The FIFA Women’s World Cup is one of the biggest sporting events ever to take place on Australian soil. And while investing in sports generally has become highly profitable, if the excitement surrounding this tournament is anything to go by, it’s women’s sport that is set for steep growth globally.
Go back four years and Sam Kerr was making history. The soccer superstar became the first-ever Australian – woman or man – to net a World Cup hat-trick. In fact, she scored not three but four goals as the Matildas beat Jamaica at the 2019 tournament.
Fast forward to 2023 and Kerr, a four-time nominee for the Ballon D’Or (the world’s best player award), is no doubt hoping for another inspired performance as Australia open their World Cup campaign in Sydney on Thursday night.
Kerr is set to grace what’s predicted to be the most attended standalone women’s sporting event in history. The World Cup is also projected by FIFA to smash records for global viewership numbers, reflecting the growth of soccer around the world.
In the U.S., Sixth Street and a group of investors including former $META COO Sheryl Sandberg have this year put in a combined US$53m to form a team in the National Women’s Soccer League. The fact a team could have been bought for between US$2m and US$5m a few years earlier shows just how much the sport is on the rise.
And it’s not only women’s soccer grabbing the attention of American investors. Last year, the Women’s National Basketball Association (WNBA) raised US$75m. And in February, the Seattle Storm franchise was valued at a record US$151m – about 15 times the sale price of several WNBA teams sold previously – after minority stakes were bought in the team.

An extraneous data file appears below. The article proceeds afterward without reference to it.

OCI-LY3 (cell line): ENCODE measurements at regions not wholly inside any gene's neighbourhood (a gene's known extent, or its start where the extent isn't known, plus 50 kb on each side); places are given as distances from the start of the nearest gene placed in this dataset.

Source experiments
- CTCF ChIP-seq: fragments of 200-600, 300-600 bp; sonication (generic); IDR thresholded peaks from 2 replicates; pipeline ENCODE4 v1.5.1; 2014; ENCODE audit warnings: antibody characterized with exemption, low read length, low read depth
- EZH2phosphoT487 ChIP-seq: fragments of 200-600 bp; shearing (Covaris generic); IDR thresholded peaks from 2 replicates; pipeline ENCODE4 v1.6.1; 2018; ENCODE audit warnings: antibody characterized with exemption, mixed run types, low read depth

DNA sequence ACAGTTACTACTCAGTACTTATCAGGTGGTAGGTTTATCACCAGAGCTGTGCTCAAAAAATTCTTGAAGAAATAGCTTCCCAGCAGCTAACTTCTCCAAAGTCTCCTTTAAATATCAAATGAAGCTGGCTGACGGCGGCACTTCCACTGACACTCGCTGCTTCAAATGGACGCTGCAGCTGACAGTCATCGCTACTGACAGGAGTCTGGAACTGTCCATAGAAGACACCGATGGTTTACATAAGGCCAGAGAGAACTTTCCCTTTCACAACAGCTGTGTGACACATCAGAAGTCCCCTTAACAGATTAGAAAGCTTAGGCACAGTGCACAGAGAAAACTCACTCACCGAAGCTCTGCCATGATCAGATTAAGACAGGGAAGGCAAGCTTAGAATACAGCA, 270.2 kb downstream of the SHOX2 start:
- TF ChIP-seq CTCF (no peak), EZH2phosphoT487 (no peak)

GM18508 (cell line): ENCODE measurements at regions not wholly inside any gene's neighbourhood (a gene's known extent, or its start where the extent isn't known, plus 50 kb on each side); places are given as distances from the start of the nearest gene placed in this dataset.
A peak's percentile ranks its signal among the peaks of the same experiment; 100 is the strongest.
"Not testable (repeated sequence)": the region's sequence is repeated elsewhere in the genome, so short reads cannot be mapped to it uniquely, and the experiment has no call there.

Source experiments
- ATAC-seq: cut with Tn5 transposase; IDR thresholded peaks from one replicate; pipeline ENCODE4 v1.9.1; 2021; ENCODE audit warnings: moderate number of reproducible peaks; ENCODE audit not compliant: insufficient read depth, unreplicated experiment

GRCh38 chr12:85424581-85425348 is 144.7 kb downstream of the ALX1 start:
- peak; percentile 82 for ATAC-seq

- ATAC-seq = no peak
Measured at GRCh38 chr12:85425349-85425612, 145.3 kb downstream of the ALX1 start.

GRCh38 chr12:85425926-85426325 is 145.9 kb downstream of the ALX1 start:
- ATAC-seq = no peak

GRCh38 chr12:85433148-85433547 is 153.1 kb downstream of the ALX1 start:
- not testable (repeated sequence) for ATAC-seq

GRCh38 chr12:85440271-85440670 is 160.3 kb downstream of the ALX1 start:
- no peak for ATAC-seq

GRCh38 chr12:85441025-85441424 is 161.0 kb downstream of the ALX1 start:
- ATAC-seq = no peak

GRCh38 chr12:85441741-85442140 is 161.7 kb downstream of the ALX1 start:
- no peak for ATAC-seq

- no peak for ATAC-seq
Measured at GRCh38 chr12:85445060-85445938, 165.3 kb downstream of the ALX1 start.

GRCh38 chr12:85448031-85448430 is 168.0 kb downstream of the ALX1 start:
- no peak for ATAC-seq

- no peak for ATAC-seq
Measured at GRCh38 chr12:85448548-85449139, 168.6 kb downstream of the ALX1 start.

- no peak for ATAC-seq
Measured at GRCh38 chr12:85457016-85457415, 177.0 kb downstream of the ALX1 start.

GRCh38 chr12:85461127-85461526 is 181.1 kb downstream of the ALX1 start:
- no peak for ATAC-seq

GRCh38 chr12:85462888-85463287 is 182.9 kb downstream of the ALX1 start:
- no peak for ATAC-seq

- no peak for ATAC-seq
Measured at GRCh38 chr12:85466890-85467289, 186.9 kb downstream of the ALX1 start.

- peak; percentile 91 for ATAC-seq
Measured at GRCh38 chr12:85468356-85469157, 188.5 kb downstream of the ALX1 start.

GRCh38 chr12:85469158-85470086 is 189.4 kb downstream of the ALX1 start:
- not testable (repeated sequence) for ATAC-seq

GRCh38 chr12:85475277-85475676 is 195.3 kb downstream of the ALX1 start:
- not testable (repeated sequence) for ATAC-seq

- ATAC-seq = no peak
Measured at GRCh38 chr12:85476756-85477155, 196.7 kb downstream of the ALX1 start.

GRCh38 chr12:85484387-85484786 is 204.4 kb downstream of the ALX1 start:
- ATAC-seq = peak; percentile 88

While there are still major concerns over the gender pay gap, including at this World Cup, there are more opportunities than ever for female athletes across different sports to seal large sponsorship deals. U.S. women’s professional sports sponsorships grew 20% year-on-year in 2022, with this number expected to increase again in 2023.
Kerr, 29, has an endorsement deal with $NKE, while she also has relationships with $EA and $CBA. Japanese tennis star Naomi Osaka, 25, makes US$50m a year off the field, with deals with the likes of $NKE, $NSANY and $MA. And Chinese-American freestyle skier Eileen Gu, 19, made more than US$20m last year through endorsements and sponsorships.
The positive impact of backing women’s sport is irrefutable for brands, and the opportunities are only set to grow and grow for female athletes – and investors – across a wide variety of sports.
Stella is a markets analyst and writer with almost a decade of investing experience. With a Masters in Accounting from the University of Sydney, she specialises in financial statement analysis and financial modelling. Previously, she worked as an equity analyst at Australian finance start-up, Simply Wall St, where she took charge of the market insights newsletter sent out to over a million subscribers. At Stake, Stella has been key to producing the weekly Wrap articles and social media content.